A graduate of the Slade School of Art in London and a deft draftsman, Ms. Brown made drawings of fancy, dour-faced couples straight out of Beckmann, macabre scenes of hell copied from Hieronymus Bosch and images of performers lifted from William Hogarth’s “Strolling Actresses Dressing in a Barn” and an old production photo of the “Ring” cycle (operas in this season’s lineup).
The drawings, also on view at the Met, are part of Ms. Brown’s process of internalizing her subjects before beginning to paint. “Cecily Brown: Rehearsal,” a 2016 exhibition at the Drawing Center in New York, explored this idea.
“The title came from the original meaning of the word ‘rehearsal,’ which is about practice,” said Claire Gilman, chief curator at the Drawing Center.
For Ms. Brown, the drawings are like notes. “When I come to paint, I don’t need to look at the drawings,” she said.
Using rollers, like a house painter, she laid down her first broad, looping strokes quickly across the two massive canvases, which she worked on in tandem. “It’s the most fun I’ve ever had in starting,” Ms. Brown said. “It was very freeing, like a dance.” She began using these rollers when she shifted to epic scale in paintings of shipwrecks, including one modeled on “The Raft of the Medusa,” by Théodore Géricault, shown at the Paula Cooper gallery last year. It was acquired by Mitchell and Emily Rales for their museum, Glenstone.
The framework she laid down with rollers is the architecture for her densely layered brush strokes.
“There’s a kind of sheen of cocktail dresses and fur and gowns, but then someone’s got their hand on someone else’s butt, or is grabbing their arm,” she said. High heels are coming down steps. Long gloves may look like guns.
“I’m obsessed with double images that can be read two ways at once,” Ms. Brown said. “There are little secret plot points buried in them, too,” she added, pointing out cat ears and the oblique profile of President Trump.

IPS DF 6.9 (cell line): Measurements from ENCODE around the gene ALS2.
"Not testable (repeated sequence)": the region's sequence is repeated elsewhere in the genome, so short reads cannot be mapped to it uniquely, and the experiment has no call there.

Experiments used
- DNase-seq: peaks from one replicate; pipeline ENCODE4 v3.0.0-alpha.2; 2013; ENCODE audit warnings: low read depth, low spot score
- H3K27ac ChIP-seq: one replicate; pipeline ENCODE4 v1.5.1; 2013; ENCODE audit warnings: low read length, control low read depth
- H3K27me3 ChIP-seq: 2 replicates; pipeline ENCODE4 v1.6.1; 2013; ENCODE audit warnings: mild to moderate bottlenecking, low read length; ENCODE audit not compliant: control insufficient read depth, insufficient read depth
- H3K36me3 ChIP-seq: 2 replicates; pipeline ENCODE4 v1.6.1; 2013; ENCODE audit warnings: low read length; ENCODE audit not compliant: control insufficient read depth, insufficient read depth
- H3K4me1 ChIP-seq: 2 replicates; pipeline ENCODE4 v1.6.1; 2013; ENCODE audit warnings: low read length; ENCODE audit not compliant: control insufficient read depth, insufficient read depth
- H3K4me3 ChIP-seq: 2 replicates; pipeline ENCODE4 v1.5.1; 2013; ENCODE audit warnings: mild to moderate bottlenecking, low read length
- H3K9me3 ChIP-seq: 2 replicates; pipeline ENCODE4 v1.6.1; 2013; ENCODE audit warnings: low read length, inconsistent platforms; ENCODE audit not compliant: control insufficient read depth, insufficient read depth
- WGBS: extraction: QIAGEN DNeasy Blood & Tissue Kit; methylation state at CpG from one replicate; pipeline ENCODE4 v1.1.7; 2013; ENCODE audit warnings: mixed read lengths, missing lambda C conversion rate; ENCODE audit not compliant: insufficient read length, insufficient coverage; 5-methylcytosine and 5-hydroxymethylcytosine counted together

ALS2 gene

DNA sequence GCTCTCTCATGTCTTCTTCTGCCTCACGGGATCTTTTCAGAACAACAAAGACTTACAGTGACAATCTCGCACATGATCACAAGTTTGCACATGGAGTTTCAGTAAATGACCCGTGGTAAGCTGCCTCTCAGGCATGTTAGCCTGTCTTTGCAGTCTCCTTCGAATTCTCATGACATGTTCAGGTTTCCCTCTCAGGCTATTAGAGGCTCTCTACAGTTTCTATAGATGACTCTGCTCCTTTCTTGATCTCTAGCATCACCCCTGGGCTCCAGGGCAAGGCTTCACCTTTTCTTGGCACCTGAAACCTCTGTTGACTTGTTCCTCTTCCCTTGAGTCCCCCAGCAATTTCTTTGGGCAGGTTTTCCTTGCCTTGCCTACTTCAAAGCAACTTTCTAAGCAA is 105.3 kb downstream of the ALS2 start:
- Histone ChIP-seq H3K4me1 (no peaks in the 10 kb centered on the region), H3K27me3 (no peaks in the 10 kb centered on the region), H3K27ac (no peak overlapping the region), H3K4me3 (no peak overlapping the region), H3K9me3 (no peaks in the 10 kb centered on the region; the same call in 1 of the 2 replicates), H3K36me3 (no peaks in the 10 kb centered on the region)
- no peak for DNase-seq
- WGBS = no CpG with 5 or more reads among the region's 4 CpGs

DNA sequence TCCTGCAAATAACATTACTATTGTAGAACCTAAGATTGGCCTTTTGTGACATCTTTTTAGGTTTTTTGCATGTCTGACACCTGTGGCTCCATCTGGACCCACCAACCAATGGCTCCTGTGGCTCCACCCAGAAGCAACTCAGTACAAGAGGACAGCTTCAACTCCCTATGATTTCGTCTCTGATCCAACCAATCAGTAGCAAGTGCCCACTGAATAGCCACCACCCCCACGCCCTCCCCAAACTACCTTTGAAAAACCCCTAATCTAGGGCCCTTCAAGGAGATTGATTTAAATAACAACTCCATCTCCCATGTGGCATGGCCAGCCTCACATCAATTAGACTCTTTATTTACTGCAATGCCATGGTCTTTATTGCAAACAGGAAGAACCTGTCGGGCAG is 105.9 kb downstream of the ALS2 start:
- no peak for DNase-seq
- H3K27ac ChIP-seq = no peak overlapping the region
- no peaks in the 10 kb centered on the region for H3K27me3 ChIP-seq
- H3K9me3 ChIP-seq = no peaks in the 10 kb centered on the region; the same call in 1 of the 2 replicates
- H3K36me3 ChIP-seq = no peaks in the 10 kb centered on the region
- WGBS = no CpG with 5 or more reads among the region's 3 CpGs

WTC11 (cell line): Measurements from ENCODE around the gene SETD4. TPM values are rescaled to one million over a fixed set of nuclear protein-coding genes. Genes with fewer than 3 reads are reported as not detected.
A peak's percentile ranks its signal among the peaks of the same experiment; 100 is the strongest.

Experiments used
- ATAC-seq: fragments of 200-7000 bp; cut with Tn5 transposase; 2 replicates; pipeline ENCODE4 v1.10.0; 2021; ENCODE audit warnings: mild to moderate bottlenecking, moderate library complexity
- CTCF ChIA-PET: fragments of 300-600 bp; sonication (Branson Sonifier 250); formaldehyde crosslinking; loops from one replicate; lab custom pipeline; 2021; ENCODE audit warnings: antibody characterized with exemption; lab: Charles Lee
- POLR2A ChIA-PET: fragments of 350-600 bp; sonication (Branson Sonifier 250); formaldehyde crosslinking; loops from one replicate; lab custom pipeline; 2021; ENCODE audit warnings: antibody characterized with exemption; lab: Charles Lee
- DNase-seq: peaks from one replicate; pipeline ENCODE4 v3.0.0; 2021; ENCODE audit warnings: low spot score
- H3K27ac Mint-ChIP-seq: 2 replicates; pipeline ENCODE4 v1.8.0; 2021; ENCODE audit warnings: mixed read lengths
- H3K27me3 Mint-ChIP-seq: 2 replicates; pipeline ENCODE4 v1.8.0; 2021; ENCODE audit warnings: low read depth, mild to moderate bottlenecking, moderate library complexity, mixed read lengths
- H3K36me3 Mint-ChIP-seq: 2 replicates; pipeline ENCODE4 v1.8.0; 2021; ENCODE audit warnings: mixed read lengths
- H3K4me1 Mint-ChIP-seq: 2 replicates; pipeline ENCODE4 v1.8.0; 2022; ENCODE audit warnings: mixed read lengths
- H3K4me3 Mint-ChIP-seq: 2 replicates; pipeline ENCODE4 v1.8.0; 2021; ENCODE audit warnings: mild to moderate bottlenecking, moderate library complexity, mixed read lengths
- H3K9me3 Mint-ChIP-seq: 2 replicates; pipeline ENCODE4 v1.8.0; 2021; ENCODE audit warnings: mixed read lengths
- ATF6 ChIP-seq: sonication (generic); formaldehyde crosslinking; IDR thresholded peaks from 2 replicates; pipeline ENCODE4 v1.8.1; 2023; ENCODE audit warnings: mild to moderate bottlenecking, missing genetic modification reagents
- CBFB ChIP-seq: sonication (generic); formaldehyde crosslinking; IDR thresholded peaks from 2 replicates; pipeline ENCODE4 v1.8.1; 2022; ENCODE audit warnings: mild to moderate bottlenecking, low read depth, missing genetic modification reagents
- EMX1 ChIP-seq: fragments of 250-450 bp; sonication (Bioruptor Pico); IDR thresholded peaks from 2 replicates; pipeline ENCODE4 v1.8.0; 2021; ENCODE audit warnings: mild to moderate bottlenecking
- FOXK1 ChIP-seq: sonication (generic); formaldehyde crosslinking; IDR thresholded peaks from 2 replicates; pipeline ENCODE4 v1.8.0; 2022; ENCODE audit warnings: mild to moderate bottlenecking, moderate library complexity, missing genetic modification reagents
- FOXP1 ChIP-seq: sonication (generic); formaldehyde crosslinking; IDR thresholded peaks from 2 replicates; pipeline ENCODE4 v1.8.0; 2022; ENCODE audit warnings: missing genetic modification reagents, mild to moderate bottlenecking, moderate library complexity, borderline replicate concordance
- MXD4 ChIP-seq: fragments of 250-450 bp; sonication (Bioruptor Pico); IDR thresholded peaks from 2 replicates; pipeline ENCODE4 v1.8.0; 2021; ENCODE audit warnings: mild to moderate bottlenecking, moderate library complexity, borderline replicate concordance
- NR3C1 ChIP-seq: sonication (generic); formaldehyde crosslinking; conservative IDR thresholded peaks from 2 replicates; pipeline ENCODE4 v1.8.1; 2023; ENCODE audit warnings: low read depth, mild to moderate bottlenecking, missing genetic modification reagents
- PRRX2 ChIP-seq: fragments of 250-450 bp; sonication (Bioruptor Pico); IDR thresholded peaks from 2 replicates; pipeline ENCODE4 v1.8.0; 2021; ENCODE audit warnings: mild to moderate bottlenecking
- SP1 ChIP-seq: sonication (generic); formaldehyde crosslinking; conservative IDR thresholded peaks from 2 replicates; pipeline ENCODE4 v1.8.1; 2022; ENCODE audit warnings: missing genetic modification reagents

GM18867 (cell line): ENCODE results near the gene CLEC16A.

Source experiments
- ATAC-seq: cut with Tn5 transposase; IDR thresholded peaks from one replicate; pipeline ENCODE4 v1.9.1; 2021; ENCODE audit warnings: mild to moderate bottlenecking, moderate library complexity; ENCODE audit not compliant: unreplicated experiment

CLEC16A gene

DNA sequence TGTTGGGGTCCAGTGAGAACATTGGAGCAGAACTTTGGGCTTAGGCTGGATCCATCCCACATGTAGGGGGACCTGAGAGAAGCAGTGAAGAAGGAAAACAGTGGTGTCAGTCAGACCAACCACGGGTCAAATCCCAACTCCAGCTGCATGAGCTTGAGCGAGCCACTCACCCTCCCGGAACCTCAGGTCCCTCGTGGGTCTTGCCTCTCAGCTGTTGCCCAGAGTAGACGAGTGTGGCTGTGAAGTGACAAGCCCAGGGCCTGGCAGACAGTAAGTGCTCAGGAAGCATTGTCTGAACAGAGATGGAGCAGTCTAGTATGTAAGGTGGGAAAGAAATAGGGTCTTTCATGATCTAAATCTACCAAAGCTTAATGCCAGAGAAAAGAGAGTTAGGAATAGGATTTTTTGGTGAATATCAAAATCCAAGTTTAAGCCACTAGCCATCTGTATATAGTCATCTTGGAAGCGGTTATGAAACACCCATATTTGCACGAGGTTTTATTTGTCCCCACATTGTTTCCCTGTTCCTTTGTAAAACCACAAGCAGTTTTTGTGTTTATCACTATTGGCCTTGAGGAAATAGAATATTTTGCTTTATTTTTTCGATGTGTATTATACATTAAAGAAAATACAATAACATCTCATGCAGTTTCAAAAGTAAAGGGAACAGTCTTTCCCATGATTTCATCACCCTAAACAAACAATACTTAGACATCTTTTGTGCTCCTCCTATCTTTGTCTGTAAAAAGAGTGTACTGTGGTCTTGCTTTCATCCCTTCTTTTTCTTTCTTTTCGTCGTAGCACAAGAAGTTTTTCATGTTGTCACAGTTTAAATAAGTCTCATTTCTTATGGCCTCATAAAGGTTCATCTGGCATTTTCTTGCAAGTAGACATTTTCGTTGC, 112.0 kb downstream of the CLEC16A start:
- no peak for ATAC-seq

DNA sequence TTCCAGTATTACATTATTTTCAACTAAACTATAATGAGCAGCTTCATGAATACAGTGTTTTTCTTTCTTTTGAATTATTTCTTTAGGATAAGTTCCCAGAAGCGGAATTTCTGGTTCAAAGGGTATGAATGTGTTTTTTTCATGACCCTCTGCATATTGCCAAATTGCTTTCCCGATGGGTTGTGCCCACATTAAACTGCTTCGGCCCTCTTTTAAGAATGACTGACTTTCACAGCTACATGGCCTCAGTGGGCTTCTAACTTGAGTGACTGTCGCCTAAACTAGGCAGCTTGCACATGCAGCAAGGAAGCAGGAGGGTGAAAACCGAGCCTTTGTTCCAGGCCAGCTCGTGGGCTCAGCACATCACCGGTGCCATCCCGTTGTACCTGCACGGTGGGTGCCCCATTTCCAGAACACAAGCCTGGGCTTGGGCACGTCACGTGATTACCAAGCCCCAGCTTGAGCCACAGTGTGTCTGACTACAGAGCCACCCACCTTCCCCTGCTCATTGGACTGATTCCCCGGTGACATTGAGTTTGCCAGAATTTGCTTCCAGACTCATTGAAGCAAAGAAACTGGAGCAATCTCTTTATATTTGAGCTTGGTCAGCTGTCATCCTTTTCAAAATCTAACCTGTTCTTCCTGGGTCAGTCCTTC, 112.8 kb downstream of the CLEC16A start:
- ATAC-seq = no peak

Each painting is dominated by deep reds and golds, echoing the over-the-top interior design of the opera house and the palette of the nearby Chagalls — but “more gaudy and garish,” Ms. Brown said.
The project was funded by the artist herself, who will have a survey of her work opening on Nov. 8 at the Louisiana Museum of Modern Art in Denmark.
At the Met, Ms. Brown also wanted to address the contentious history of the building of Lincoln Center. In the late 1950s, Robert Moses initiated the razing of many city blocks of tenement homes and businesses on the West Side to make way for a new world-class performing arts complex.
“All this grandeur was built on the backs of people who were uprooted by Lincoln Center,” said Ms. Brown, whose figures in the lower sections of both paintings function almost as armatures, holding up the crowd.
“I wanted to make the painting that New York deserves right now,” she said. “It’s such a bloody awful time in so many ways. At the same time, New York is having one of its richest moments in history for lots of people. So I wanted a very celebratory picture, but also that tumultuousness and dysfunction.”
“Painting,” she added, “is very good at saying more than one thing at once.”
During the opera season, certain areas of the Metropolitan Opera House are open to the public, free of charge, on weekday mornings from 10 am to 2 pm, and on Sundays from 12:00 pm to 4:00 pm.
https://www.nytimes.com/2018/09/20/arts ... opera.html